Wolfgang Köhler, Hans Wallach and Solomon Asch were noted psychologists who became professors at Swarthmore, a center for Gestalt psychology. Both Wallach, who was Jewish, and Köhler, who was not, had left Nazi Germany because of its discriminatory policies against Jews. Köhler came to Swarthmore in 1935 and served until his retirement in 1958. Wallach came in 1936, first as a researcher, and also teaching from 1942 until 1975. Asch, who was Polish-American and had immigrated as a child to the US in 1920, joined the faculty in 1947 and served until 1966, conducting his noted conformity experiments at Swarthmore.[23]

The 1960s and 1970s saw the construction of new buildings: Sharples Dining Hall in 1964, Worth Health Center in 1965, the Dana/Hallowell Residence Halls in 1967, and Lang Music Building in 1973.[9] They also saw a 1967 review of the college initiated by President Courtney Smith, a black protest movement, in which African-American students conducted an eight-day sit-in in the admissions office in 1969 to demand increased black enrollment, and the establishment of both a Black Cultural Center (1970) and Women's Resource Center (1974).[9][24][25] The Environmental Studies program and the Intercultural Center were established in 1992, and in 1993 the Lang Performing Arts Center was opened; the Kohlberg Hall was then established in 1996 and a renovation of the Trotter hall was undertaken in 1997.[9]

In 1999 the college began purchasing renewable energy credits in the form of wind power, and in the 2002–2003 academic year it constructed its first green roof.[9] In 2008, Swarthmore's first mascot, Phineas the Phoenix, made its debut.[9]


Cunningham House

Swarthmore's Oxbridge tutorial-inspired Honors Program allows students to take double-credit seminars from their third year, and they often write honors theses.[26] Seminars are usually composed of four to eight students. Students in seminars will usually write at least three 10-page papers per seminar, and often one of these papers is expanded into a 20–30 page paper by the end of the seminar. At the end of their final year, Honors students take oral and written examinations conducted by outside experts in their field. Usually one student in each discipline is awarded "Highest Honors"; others are either awarded "High Honors" or "Honors"; rarely, a student is denied Honors altogether by the outside examiner. Each department usually has a grade threshold for admission to the Honors program.[27]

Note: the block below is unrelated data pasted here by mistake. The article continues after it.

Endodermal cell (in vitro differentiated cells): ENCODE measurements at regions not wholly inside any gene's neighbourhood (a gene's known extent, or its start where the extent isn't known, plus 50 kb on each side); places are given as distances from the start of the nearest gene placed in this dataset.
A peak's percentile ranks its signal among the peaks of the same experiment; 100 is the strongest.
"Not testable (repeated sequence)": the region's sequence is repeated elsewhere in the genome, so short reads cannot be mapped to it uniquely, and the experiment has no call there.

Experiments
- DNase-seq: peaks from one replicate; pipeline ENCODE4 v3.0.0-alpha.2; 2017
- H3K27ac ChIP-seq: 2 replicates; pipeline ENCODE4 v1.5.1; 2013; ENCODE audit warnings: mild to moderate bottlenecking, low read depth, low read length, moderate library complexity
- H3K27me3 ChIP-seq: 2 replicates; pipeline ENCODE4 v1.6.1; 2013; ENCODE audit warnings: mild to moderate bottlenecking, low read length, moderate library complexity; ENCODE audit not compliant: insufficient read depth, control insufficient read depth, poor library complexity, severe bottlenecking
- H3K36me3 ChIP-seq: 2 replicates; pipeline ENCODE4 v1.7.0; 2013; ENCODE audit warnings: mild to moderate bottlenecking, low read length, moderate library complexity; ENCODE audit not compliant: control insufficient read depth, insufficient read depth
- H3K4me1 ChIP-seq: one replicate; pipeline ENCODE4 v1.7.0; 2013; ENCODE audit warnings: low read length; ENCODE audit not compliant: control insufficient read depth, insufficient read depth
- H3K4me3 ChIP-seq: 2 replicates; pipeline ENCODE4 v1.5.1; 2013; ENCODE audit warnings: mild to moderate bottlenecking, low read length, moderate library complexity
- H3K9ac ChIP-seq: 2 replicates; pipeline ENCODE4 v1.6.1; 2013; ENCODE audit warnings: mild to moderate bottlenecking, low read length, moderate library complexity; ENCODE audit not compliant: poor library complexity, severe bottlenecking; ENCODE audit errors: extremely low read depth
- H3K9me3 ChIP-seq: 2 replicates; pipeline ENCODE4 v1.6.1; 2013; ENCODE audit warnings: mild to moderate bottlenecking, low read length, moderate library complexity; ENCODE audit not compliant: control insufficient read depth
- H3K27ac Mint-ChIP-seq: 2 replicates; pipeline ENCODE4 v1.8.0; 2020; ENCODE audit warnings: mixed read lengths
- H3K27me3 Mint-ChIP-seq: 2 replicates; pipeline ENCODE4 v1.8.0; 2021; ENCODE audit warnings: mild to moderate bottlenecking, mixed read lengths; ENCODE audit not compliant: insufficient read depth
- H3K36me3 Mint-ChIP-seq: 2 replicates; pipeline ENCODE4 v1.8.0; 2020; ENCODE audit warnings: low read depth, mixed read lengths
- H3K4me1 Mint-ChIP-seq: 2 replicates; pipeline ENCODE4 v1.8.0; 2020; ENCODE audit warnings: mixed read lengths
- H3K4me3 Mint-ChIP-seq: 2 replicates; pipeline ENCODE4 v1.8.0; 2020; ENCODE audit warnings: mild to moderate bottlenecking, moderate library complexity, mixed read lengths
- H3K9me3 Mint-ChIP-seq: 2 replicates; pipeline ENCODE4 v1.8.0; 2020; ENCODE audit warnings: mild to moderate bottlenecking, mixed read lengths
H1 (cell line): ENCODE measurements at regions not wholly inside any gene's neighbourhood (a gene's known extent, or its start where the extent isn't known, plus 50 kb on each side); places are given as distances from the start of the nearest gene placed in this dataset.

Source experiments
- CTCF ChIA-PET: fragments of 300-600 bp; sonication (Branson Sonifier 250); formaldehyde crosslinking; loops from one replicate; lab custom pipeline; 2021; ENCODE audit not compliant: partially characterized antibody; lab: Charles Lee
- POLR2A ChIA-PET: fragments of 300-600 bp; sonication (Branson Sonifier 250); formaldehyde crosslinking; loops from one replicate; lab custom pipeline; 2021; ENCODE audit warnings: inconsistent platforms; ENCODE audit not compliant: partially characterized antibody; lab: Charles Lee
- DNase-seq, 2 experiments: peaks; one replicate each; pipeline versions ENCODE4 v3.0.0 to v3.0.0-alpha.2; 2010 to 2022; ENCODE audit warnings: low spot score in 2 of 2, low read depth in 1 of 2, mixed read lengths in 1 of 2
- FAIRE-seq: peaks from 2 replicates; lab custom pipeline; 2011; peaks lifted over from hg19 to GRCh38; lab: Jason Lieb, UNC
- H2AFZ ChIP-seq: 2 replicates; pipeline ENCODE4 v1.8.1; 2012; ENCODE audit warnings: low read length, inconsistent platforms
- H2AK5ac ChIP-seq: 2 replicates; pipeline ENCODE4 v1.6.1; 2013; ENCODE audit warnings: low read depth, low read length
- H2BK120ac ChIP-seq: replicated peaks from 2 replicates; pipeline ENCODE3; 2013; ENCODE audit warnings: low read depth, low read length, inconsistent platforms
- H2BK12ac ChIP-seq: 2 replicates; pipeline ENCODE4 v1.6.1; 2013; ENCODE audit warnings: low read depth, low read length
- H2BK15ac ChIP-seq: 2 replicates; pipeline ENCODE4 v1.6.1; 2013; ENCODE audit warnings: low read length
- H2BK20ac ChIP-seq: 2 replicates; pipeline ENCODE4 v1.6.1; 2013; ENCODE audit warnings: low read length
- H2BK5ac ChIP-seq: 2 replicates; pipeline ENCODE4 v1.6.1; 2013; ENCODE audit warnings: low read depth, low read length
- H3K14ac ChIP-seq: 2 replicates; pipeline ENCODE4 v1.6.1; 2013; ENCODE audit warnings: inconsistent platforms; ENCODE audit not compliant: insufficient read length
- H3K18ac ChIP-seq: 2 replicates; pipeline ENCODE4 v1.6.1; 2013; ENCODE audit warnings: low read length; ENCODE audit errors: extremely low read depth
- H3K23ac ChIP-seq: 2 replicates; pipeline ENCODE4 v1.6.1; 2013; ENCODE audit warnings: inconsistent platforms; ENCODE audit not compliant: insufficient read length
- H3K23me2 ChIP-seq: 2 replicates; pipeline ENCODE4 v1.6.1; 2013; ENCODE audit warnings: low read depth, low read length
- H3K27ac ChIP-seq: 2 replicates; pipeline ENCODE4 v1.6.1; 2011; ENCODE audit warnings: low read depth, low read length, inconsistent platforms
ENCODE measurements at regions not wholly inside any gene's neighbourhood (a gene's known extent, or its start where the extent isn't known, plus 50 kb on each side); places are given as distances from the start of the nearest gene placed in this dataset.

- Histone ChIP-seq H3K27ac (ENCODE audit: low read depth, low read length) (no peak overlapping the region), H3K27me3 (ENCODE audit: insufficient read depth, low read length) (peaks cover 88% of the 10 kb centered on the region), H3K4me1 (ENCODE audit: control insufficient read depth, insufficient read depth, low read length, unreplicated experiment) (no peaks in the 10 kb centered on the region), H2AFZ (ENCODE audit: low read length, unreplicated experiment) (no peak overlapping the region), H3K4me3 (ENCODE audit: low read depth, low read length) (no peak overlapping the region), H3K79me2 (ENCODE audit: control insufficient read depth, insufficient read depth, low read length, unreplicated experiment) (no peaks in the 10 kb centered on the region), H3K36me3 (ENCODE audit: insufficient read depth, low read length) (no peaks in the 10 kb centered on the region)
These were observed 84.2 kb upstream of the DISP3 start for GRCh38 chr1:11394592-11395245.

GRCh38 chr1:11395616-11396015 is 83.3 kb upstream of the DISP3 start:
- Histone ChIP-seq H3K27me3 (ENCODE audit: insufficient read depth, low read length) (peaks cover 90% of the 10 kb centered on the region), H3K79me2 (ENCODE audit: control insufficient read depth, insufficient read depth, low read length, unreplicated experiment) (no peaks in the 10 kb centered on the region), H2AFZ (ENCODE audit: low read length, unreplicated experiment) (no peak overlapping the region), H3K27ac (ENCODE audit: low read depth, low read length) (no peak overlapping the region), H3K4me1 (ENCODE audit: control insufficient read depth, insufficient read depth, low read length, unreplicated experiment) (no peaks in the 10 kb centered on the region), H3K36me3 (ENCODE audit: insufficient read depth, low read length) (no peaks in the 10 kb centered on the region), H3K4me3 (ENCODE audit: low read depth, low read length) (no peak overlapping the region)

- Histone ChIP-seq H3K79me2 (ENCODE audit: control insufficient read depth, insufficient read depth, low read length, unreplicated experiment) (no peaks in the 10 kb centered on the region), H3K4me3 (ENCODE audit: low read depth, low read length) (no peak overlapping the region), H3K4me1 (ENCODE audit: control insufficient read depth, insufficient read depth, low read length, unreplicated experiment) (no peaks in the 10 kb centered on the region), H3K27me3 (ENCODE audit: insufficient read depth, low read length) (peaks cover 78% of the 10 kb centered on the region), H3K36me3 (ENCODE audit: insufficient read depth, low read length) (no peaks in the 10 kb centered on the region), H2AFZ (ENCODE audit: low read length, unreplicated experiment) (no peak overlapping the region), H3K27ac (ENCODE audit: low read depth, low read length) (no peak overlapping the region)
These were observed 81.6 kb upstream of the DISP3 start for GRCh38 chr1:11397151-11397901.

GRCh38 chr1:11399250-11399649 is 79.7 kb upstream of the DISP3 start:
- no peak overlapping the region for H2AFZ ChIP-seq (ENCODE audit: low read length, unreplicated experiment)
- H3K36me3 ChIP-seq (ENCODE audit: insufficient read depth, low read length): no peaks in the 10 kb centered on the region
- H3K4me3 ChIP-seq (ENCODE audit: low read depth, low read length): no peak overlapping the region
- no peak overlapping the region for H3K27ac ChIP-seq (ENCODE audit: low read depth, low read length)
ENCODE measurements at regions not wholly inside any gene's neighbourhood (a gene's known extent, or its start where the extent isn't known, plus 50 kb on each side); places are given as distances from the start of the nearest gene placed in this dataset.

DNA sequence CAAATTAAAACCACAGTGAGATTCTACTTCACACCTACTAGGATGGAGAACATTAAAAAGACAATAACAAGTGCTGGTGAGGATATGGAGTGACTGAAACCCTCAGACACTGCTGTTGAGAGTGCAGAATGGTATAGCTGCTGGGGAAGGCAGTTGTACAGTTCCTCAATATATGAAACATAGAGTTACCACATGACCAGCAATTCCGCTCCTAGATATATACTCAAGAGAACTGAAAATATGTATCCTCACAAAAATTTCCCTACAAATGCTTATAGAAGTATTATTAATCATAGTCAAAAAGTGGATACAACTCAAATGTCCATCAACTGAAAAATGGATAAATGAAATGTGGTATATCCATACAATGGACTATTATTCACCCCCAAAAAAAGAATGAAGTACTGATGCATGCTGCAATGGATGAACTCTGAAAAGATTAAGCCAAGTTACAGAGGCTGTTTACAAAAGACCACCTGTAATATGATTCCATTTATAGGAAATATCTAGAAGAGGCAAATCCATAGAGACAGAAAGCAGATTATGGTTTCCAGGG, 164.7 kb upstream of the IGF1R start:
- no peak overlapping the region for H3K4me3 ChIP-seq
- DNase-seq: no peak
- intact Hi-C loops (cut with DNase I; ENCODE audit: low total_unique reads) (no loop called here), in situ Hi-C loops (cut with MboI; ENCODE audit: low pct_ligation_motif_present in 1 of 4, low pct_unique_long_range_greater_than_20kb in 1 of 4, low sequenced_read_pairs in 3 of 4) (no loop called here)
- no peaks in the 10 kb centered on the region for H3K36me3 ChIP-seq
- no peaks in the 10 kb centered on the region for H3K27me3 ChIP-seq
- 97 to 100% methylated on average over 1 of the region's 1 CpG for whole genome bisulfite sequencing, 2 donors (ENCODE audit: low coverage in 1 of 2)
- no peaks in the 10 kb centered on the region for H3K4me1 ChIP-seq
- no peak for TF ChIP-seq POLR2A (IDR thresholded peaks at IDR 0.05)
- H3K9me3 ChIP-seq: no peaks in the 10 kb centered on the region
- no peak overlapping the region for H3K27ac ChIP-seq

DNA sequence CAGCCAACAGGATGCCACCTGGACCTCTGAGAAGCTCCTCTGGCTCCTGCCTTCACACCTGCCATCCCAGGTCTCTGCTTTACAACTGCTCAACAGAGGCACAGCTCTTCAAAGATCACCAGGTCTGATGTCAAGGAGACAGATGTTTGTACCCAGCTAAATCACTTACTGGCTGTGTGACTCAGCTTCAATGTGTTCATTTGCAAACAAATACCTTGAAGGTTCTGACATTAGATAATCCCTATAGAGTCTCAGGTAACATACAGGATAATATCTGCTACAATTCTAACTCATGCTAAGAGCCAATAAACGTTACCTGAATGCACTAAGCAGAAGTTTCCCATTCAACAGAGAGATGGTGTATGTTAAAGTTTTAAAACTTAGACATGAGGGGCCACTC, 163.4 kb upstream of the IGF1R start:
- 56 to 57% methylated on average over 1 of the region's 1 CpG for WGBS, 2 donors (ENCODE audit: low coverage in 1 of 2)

Uncommon for a liberal arts college, Swarthmore has an engineering program in which, at the completion of four years' work, students are granted a B.S. in engineering. Other notable programs include minors in peace and conflict studies, cognitive science and interpretation theory.[12]

Swarthmore has an undergraduate student enrollment of 1,620 (for the 2016–2017 year) and 187 faculty members (99% with a terminal degree), for a student-faculty ratio of 8:1. The small college offers more than 600 courses per year in over 40 courses of study.[28] Swarthmore has a reputation as a very academically oriented college, with 66% of students participating in undergraduate research or independent creative projects, and 90% of graduates eventually attending graduate or professional school.

Its most popular majors, based on 2021 graduates, were:[29]

  • Economics (53)
  • Biology/Biological Sciences (37)
  • Computer & Information Sciences (36)
  • Engineering (23)
  • Mathematics (18)
  • Research & Experimental Psychology (16)


University rankings
Forbes[30] 25
THE/WSJ[31] 28
ARWU[32] 601–700
Liberal arts colleges
U.S. News & World Report[33] 3
Washington Monthly[34] 15

Some sources, including Greene's Guides,[35] have termed Swarthmore one of the "Little Ivies". In its 2019 college ranking, U.S. News & World Report ranked Swarthmore as the third-best liberal arts college in the nation, behind Williams and Amherst and tied with Wellesley.[36] Since the inception of the U.S. News rankings, Amherst, Williams and Swarthmore are the only colleges to have been ranked for the number one liberal arts college. Swarthmore has been ranked the number one liberal arts college in the country six times.[37]

In its 2019 ranking of 650 U.S. colleges, universities and service academies, Forbes magazine ranked Swarthmore twenty-fifth.[38]

Swarthmore ranked fourth among all institutions of higher education in the United States as measured by the percentage of graduates who went on to earn Ph.D.s between 2002 and 2011.[39]

In 2009, 2010, 2011 and 2013,[40] Swarthmore was named the #1 "Best Value" private college by The Princeton Review.[41] Overall selection criteria included more than 30 factors in three areas: academics, costs and financial aid. Swarthmore was also placed on The Princeton Review's Financial Aid Honor Roll along with twelve other institutions for receiving the highest possible rating in its ranking methodology.[42]


Admission Statistics
  2026[43] 2022[44] 2018[45][46] 2017[47][48] 2016[49] 2015[50] 2014[51]
Applicants > 14,700 13,012 10,749
Admits 1,021 1013 1,016
Admit rate < 6.95% 7.78% 9.45%